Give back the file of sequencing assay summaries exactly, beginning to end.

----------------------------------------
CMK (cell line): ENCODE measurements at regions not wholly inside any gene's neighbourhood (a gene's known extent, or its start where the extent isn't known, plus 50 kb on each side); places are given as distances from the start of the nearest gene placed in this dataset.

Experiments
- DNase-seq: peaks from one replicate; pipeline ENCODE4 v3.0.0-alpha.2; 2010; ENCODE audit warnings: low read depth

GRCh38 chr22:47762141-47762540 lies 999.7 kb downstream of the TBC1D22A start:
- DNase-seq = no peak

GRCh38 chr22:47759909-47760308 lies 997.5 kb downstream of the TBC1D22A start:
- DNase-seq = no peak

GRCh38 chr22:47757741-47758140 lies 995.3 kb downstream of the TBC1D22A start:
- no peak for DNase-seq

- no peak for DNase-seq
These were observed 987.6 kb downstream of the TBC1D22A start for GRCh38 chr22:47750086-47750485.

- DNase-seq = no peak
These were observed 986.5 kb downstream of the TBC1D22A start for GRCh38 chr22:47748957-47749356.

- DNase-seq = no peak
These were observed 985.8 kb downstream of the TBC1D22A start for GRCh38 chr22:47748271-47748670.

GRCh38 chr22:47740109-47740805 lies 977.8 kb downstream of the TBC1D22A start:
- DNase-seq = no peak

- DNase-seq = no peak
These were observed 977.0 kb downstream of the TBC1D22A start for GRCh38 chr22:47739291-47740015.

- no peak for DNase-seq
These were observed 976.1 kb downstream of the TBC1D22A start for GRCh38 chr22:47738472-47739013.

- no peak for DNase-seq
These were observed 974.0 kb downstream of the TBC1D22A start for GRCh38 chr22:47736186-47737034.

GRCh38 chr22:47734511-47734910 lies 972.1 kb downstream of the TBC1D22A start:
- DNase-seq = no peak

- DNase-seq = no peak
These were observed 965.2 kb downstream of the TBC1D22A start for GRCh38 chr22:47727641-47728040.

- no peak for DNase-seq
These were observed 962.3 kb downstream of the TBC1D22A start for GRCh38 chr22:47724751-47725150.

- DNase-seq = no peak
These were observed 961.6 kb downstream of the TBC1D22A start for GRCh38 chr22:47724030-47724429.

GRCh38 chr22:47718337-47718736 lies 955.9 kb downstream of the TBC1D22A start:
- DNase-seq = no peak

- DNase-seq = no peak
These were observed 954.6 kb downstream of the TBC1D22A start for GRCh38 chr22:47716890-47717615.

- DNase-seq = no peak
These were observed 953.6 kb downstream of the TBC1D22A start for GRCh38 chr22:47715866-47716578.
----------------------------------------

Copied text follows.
CMK (cell line): ENCODE measurements at regions not wholly inside any gene's neighbourhood (a gene's known extent, or its start where the extent isn't known, plus 50 kb on each side); places are given as distances from the start of the nearest gene placed in this dataset.

Experiments
- DNase-seq: peaks from one replicate; pipeline ENCODE4 v3.0.0-alpha.2; 2010; ENCODE audit warnings: low read depth

GRCh38 chr22:47762141-47762540 lies 999.7 kb downstream of the TBC1D22A start:
- DNase-seq = no peak

GRCh38 chr22:47759909-47760308 lies 997.5 kb downstream of the TBC1D22A start:
- DNase-seq = no peak

GRCh38 chr22:47757741-47758140 lies 995.3 kb downstream of the TBC1D22A start:
- no peak for DNase-seq

- no peak for DNase-seq
These were observed 987.6 kb downstream of the TBC1D22A start for GRCh38 chr22:47750086-47750485.

- DNase-seq = no peak
These were observed 986.5 kb downstream of the TBC1D22A start for GRCh38 chr22:47748957-47749356.

- DNase-seq = no peak
These were observed 985.8 kb downstream of the TBC1D22A start for GRCh38 chr22:47748271-47748670.

GRCh38 chr22:47740109-47740805 lies 977.8 kb downstream of the TBC1D22A start:
- DNase-seq = no peak

- DNase-seq = no peak
These were observed 977.0 kb downstream of the TBC1D22A start for GRCh38 chr22:47739291-47740015.

- no peak for DNase-seq
These were observed 976.1 kb downstream of the TBC1D22A start for GRCh38 chr22:47738472-47739013.

- no peak for DNase-seq
These were observed 974.0 kb downstream of the TBC1D22A start for GRCh38 chr22:47736186-47737034.

GRCh38 chr22:47734511-47734910 lies 972.1 kb downstream of the TBC1D22A start:
- DNase-seq = no peak

- DNase-seq = no peak
These were observed 965.2 kb downstream of the TBC1D22A start for GRCh38 chr22:47727641-47728040.

- no peak for DNase-seq
These were observed 962.3 kb downstream of the TBC1D22A start for GRCh38 chr22:47724751-47725150.

- DNase-seq = no peak
These were observed 961.6 kb downstream of the TBC1D22A start for GRCh38 chr22:47724030-47724429.

GRCh38 chr22:47718337-47718736 lies 955.9 kb downstream of the TBC1D22A start:
- DNase-seq = no peak

- DNase-seq = no peak
These were observed 954.6 kb downstream of the TBC1D22A start for GRCh38 chr22:47716890-47717615.

- DNase-seq = no peak
These were observed 953.6 kb downstream of the TBC1D22A start for GRCh38 chr22:47715866-47716578.